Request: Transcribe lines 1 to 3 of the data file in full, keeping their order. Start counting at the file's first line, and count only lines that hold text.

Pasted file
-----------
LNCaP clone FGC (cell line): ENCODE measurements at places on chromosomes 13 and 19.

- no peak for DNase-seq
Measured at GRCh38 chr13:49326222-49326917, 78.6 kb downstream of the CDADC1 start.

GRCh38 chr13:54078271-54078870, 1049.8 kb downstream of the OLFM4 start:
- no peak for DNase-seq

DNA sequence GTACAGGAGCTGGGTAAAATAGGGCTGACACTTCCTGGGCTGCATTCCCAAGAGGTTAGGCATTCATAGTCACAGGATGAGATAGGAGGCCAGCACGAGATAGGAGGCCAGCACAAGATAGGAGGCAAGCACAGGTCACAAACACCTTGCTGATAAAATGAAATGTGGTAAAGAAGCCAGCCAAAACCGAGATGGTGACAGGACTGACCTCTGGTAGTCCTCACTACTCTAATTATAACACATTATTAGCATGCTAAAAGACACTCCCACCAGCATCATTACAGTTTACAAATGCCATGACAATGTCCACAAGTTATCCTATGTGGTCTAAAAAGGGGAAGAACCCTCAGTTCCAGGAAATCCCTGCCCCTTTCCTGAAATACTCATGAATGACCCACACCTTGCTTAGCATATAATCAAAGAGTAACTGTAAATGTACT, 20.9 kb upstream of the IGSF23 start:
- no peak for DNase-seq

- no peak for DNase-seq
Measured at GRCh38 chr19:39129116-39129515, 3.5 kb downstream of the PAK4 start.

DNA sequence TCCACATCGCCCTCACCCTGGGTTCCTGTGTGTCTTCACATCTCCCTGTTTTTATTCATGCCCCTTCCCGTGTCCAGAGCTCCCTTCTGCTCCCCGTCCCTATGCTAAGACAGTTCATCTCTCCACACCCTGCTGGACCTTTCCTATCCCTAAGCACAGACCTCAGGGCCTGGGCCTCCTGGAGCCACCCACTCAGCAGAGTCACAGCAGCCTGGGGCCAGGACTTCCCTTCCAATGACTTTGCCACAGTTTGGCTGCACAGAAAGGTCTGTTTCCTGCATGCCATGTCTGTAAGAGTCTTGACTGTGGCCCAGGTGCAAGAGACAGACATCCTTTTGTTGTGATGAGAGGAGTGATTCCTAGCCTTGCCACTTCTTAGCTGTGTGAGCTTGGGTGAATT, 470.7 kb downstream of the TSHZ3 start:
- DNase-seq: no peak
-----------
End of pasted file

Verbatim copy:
LNCaP clone FGC (cell line): ENCODE measurements at places on chromosomes 13 and 19.

- no peak for DNase-seq
Measured at GRCh38 chr13:49326222-49326917, 78.6 kb downstream of the CDADC1 start.